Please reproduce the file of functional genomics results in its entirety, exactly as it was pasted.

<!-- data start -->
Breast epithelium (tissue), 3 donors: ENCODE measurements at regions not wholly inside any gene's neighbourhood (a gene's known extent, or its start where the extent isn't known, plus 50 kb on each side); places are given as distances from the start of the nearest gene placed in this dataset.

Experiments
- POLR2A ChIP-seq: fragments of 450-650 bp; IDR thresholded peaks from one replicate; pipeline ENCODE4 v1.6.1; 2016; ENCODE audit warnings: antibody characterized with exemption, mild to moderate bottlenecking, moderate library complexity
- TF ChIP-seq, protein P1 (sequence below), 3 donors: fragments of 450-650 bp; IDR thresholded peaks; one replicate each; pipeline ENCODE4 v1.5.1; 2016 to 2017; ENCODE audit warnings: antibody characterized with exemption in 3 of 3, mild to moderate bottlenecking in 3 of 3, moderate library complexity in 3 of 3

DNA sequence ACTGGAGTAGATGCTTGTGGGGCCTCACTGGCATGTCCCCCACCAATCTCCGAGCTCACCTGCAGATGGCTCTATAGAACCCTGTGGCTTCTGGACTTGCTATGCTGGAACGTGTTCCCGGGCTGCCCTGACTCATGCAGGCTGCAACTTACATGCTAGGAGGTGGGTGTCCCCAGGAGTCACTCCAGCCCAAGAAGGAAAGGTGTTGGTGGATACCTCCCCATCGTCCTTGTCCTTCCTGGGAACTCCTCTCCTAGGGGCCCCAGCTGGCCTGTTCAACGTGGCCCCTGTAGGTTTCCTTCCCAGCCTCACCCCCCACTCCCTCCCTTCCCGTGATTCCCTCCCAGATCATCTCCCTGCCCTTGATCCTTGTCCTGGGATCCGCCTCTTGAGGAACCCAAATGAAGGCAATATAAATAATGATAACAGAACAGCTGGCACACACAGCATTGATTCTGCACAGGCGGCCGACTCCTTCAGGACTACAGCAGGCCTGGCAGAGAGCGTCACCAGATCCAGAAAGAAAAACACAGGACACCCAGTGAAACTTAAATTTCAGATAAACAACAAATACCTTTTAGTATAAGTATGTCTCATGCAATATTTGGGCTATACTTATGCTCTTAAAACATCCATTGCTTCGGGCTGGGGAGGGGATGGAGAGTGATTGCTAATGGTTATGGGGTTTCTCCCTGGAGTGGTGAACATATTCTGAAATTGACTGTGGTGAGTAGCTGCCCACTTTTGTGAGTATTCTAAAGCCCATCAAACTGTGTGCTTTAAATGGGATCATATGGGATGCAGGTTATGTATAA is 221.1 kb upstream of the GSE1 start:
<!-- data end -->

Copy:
Breast epithelium (tissue), 3 donors: ENCODE measurements at regions not wholly inside any gene's neighbourhood (a gene's known extent, or its start where the extent isn't known, plus 50 kb on each side); places are given as distances from the start of the nearest gene placed in this dataset.

Experiments
- POLR2A ChIP-seq: fragments of 450-650 bp; IDR thresholded peaks from one replicate; pipeline ENCODE4 v1.6.1; 2016; ENCODE audit warnings: antibody characterized with exemption, mild to moderate bottlenecking, moderate library complexity
- TF ChIP-seq, protein P1 (sequence below), 3 donors: fragments of 450-650 bp; IDR thresholded peaks; one replicate each; pipeline ENCODE4 v1.5.1; 2016 to 2017; ENCODE audit warnings: antibody characterized with exemption in 3 of 3, mild to moderate bottlenecking in 3 of 3, moderate library complexity in 3 of 3

DNA sequence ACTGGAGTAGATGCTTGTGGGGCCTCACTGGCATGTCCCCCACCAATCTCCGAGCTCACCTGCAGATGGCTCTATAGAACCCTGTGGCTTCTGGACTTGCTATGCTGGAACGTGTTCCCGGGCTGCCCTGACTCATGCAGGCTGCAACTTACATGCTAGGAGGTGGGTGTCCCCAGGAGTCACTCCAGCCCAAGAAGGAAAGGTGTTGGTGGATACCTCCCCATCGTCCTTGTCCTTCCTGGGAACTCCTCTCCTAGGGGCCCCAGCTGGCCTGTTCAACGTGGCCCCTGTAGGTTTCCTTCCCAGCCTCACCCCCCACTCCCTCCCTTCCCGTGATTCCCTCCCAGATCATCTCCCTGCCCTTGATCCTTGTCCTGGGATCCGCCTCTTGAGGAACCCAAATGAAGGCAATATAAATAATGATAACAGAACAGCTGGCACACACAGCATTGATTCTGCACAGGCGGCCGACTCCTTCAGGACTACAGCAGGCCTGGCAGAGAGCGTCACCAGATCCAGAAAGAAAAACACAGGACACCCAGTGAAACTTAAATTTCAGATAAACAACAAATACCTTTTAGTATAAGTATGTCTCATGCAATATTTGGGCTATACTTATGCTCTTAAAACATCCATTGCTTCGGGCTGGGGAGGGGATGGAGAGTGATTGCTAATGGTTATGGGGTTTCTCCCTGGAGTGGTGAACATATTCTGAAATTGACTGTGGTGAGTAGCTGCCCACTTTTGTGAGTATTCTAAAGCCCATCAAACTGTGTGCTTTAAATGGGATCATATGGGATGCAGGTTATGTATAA is 221.1 kb upstream of the GSE1 start: